circle-of-women | | A Way With Works | Creative Writing Workshops | Creative Writing Course | Felicity Lenehan

Once you go through that whole process of the growing and the getting out of a baby, you’re then expected to rear it. Oh, look, I’m what’s called a mother…!

Amidst copious other advice, you will hear, often, “It takes a village to raise a child.” Usually at this point in the diatribe I was either taking a secret micro-nap, or I would hear “blah blah blah blah”.

The Village was something that probably happened in another part of the world – the Villagio.

I did not have myself a circle of women who sat cross-legged on the dirt in the centre of our village of huts, just waiting to change my baby’s nappy. There were not 50 over-experienced great, great aunts at my disposal, nor a specified nursing mother who would feed my baby if I couldn’t be bothered, not even a witch doctor to make the little turkey sleep. No army of womanhood hovering in wait.

“Is that a sleep potion you’re making? Please?”

Of course, my babies have a wonderful family network, but they have full and fantastic lives of their own. And I never wished that bond to be stretched – my hope was that it was about loving the time spent together, not life-sucking chores.

So, “blah, blah, blah”, some out-of-date concept, Villagio schmillagio.

I’m past the baby phase so I haven’t thought of this sprouting of wisdom for a longtime.

Until recently.

And now I think I understand:  The Villagio is not that circle of women chanting “ohm” whilst sitting on the soil in a round. It might be just one person, who is worthy of my child’s admiration.

Let’s take a recent example of a woman, let’s call her Queen of Soccer, who stood, alone (no circle), on some nice clean grass (no dirt), and hollered “kick the ball” (not “ohm”), to my children. Not a hut in sight, just some goal posts.

“A right royal boot on her, she has”

She was teaching them football. In this village, there was kindness, boundaries, support and telling them it how it is. Her goal posts never moved – she was consistent.  She gave my little boy who was lacking in confidence, his confidence back, by encouraging and inspiring him to pump out the hard work.  Their training with the Queen of Soccer is finished for now, but the kids continue to think about her, and pumping out the hard work remains, as do all the lessons she gave them. She holds a place in their hearts, so that village is not gone.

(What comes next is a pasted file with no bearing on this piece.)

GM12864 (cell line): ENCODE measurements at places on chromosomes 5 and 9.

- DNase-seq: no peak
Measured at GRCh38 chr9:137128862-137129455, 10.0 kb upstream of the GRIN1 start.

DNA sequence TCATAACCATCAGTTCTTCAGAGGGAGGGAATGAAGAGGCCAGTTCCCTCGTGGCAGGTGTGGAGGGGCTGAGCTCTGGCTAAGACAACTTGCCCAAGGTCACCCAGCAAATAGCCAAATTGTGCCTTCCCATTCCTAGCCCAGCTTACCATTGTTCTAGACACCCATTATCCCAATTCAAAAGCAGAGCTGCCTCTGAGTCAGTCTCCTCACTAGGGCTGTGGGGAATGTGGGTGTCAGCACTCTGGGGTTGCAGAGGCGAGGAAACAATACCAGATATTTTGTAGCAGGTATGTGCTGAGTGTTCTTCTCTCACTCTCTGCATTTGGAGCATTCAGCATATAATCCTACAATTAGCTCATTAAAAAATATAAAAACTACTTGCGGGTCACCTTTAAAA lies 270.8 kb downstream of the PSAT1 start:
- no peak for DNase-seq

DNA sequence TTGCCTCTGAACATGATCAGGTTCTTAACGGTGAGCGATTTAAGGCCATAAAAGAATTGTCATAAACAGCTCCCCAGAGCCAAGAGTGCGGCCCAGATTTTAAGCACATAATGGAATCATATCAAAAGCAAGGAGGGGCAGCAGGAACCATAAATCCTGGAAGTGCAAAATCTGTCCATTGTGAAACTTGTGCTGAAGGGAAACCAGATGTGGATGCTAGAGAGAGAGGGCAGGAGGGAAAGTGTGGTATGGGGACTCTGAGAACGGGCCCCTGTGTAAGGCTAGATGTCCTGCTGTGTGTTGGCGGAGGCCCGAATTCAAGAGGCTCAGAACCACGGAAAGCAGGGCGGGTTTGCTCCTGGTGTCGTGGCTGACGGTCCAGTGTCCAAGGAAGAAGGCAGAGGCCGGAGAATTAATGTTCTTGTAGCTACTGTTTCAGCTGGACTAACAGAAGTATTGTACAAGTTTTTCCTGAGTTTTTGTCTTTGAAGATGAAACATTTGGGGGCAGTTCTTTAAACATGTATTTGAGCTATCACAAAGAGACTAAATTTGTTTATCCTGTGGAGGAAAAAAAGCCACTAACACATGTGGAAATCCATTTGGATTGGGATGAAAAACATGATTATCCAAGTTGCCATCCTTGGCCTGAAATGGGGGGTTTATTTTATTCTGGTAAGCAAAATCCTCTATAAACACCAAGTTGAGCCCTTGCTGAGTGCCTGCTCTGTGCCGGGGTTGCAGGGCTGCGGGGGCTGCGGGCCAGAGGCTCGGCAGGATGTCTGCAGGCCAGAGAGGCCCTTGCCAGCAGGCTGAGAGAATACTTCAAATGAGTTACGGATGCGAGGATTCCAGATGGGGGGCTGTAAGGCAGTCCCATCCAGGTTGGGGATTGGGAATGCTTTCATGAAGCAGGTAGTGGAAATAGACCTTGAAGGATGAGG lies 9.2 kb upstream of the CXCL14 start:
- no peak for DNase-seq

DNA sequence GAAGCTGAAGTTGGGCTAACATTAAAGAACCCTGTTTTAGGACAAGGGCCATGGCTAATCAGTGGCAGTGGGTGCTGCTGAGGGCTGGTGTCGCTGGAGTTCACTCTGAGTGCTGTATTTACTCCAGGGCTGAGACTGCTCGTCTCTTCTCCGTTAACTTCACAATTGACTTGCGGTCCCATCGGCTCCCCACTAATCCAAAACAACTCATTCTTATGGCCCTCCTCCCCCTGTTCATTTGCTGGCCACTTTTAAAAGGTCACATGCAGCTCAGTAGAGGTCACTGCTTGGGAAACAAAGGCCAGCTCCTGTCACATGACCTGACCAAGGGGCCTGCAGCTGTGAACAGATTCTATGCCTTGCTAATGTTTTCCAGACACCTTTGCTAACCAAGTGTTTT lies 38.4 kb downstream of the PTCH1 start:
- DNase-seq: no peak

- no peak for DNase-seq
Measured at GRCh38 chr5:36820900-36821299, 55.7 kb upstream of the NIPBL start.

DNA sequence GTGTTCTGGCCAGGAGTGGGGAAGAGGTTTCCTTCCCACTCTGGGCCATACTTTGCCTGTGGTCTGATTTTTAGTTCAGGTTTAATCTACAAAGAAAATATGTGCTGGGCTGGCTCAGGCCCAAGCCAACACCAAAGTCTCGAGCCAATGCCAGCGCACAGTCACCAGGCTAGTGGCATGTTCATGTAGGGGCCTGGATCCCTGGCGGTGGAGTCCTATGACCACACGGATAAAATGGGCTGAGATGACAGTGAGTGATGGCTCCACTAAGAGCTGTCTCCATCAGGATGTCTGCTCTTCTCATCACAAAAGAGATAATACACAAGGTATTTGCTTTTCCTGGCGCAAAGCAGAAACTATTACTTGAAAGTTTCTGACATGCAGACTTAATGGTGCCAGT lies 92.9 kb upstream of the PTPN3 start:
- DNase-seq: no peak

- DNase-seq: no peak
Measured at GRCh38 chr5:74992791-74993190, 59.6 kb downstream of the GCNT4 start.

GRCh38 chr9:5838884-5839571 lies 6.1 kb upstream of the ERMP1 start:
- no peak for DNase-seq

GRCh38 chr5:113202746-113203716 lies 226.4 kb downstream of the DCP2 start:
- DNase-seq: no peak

In actual fact, the Villagio that helps raise your children, is not exactly about the physical help, as I thought, but the emotional guidance. It is not a place where barefoot women carry your child on their stomach for the first five formative years for you; It is a place where your child’s emotions feel safe, where they are built up in grounded confidence and inspired in life. A place where they grow, in the right direction.

So, now I have this definition, who else is in my village?  Well, my fabulously busy family are of course – there is no safer – or fun – place. Nanny’s funny friend, who only likes to talk about bodily gases. A dance teacher. The family you only see once a year but who fill your cup to overflow. Your own closest friend. My little man’s Kindy teacher. (Don’t all Kindy teachers hold a special place in our hearts? Mine still does). In fact, teachers, coaches, club or church leaders should probably be on the To-Do list for the making of your Villagio. They are inspiring in your kids skills for life.

At some point, when our children disappear and re-emerge as spotty, hairy, nearly-adult’s, I suppose they begin to choose their own village – wisely, we would hope. Perhaps, if we’ve set up a good example of our Villagio, they might find the same qualities in their own.

So now if you say ‘Village’ to me (although Villagio sounds far more exotic – like it might throw the odd Carnivalé party after tea time), I won’t nap or hear “blah blah blah”.  I will think about who I have chosen to care for and inspire my kids.  It’s actually quite a big deal.

Because a village is, in fact, not about the mother at all.

Although if you look after my children, you look after me.